- The New South Wales Breakers hit the top of the table this weekend, after an Ellyse Perry century (101 off 120 balls) saw them thrash the bottom-placed Western Fury by 107 runs.
- Tasmania Roar keeper-batsman Georgia Redmayne became the first Tasmanian ever to hit a WNCL century as the Roar pulled off a thrilling last-ball run chase of 246 to beat the ACT Meteors.
- The following day was somewhat less fun for the Roar however, as they got Lanninged. The Megastar hit 190 off 153 balls – breaking her own WNCL record high score of 175 – whilst Jess Cameron played second-fiddle at the other end with a “mere” 108 off 120, as the Vic Spirit posted 320-3 in Hobart – the Roar were bowled out for 163 in reply.
- Fast bowler Julie Hunter has announced her retirement from the WNCL after a 13-year career which included 23 ODIs for Australia. She will continue to play in the WBBL.
- Anya Shrubsole will join Katherine Brunt at the Perth Scorchers for this year’s WBBL – this is the first time Shrubsole has ever been persuaded to play domestic cricket other than for her “home” sides – Somerset and Western Storm.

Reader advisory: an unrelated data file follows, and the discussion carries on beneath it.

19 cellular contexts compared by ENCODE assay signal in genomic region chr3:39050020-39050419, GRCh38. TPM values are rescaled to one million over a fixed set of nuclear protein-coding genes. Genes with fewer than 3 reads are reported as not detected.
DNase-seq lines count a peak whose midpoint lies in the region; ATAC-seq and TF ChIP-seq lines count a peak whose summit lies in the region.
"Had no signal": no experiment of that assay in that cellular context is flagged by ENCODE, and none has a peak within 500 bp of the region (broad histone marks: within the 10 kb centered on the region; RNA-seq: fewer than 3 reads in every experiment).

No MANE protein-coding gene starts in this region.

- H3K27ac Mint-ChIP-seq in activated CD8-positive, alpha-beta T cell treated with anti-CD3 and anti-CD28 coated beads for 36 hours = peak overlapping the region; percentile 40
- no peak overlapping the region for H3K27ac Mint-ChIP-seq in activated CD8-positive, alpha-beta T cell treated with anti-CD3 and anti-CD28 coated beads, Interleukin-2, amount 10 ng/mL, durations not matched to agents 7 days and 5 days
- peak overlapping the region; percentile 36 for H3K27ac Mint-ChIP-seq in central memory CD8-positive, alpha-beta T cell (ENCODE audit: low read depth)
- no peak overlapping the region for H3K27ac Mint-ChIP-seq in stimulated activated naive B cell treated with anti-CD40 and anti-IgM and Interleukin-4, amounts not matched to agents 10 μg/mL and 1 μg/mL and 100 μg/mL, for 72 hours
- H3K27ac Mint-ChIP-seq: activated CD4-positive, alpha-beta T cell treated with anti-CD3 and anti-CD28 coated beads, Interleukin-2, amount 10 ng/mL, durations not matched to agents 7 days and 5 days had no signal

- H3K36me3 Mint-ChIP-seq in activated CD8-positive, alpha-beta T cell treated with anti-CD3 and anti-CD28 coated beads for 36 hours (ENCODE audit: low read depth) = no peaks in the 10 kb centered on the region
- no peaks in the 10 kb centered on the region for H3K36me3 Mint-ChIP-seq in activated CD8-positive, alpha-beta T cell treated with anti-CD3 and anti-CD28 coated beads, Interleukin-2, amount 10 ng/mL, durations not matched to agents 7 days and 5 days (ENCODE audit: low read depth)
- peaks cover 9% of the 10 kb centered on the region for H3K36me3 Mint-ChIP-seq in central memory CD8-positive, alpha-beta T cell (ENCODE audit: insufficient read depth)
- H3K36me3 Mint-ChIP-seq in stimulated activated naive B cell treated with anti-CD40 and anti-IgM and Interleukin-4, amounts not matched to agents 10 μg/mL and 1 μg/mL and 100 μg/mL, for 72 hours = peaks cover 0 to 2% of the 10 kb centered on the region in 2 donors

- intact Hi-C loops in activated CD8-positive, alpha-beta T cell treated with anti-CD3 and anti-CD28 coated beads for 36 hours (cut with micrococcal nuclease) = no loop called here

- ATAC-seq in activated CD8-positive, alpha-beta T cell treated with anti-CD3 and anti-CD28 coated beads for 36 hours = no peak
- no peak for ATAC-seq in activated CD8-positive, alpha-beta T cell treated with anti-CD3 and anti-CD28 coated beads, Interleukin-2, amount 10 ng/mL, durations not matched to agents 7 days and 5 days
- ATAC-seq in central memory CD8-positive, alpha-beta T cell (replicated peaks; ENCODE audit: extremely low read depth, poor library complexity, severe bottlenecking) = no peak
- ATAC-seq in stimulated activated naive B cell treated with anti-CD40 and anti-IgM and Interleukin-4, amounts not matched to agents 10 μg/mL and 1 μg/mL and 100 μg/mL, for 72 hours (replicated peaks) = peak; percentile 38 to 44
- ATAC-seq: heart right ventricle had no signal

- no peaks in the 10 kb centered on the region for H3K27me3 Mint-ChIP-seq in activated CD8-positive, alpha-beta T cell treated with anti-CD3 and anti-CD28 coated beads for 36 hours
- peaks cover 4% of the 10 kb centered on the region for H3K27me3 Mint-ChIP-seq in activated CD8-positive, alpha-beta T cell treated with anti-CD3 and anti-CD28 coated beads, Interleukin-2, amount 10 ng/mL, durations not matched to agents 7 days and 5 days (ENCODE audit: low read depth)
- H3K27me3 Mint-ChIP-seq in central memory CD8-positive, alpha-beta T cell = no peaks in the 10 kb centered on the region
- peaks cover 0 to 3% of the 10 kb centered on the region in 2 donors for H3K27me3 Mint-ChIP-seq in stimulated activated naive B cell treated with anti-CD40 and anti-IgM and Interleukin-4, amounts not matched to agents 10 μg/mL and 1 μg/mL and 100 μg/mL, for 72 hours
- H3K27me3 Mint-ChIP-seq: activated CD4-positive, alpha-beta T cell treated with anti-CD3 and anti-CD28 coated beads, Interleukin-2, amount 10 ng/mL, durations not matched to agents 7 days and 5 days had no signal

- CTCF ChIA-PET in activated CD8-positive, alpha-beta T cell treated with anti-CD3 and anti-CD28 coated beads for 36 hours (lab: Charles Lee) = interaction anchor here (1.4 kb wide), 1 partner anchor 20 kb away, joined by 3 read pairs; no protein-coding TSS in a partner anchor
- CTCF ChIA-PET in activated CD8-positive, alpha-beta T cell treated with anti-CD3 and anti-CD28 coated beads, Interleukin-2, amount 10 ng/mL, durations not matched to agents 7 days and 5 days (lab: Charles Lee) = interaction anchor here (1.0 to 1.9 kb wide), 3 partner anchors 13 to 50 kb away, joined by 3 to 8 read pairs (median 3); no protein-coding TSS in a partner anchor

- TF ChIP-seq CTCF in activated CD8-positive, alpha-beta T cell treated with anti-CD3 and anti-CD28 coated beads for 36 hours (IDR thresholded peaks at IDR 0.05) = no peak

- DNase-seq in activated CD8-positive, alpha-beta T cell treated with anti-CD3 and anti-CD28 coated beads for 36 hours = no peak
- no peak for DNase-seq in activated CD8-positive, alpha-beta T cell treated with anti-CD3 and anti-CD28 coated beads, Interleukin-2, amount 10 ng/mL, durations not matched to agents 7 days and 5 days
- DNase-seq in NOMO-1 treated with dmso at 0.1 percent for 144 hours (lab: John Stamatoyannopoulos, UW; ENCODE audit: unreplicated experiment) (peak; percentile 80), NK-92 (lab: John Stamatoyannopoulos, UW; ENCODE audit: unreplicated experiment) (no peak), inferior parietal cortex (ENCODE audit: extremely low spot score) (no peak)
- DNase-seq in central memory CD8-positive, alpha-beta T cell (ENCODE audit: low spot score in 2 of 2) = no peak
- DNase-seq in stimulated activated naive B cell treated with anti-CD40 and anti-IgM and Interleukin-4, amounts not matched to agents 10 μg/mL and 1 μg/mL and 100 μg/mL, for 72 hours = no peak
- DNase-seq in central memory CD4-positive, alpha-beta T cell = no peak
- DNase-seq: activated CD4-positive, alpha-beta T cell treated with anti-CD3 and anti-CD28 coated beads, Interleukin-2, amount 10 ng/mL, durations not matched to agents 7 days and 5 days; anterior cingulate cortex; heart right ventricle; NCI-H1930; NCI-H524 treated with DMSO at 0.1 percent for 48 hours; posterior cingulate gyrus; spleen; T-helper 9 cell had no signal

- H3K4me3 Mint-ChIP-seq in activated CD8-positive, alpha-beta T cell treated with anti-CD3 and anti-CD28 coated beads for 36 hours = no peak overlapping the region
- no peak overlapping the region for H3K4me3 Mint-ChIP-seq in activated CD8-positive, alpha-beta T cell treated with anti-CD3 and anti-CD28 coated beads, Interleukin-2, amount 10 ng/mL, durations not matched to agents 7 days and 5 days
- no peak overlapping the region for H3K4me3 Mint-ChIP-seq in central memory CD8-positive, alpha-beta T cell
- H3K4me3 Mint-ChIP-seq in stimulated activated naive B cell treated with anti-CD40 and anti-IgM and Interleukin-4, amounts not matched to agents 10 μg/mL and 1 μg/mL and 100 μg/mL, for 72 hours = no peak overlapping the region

- Shrubsole effectively replaces Charlotte Edwards at the Scorchers – Edwards confirmed earlier this month that she will play for the Adelaide Strikers, as expected given that she is currently playing WNCL there for the South Australia Scorpions.
- It’s been announced that Channel Ten will broadcast a standalone women’s cricket weekend in December as part of the WBBL season, with four (F.O.U.R!!!) WBBL games being shown across one weekend.
- India have announced their squad for their Women’s International Championship ODI and T20 series versus West Indies, with Harmanpreet Kaur promoted to the T20 captaincy, but Mithali Raj retaining the role for the ODIs.
- Meanwhile, there is still no official word on what happens to the points from India’s “missed” series against Pakistan, which the BCCI essentially refused to play. Bizarrely the Indians seem to think they may be entitled to some of the points, and it is apparently going to an ICC committee to decide. (The two teams are also supposed to be competing later this year in the Asia Cup in Thailand, but there are now clouds over that too.)
- In case you missed it, this is awesome – Eileen Ash (née Whelan) played the last of her 7 Tests in 1949. On the pitch Whelan was a bowler, taking 10 wickets in a career which was curtailed by the war. More than half a century later though, she is still at the crease of life – currently (as of today, Sunday) batting 105 not out and reckoned to be the oldest living Test cricketer of either gender.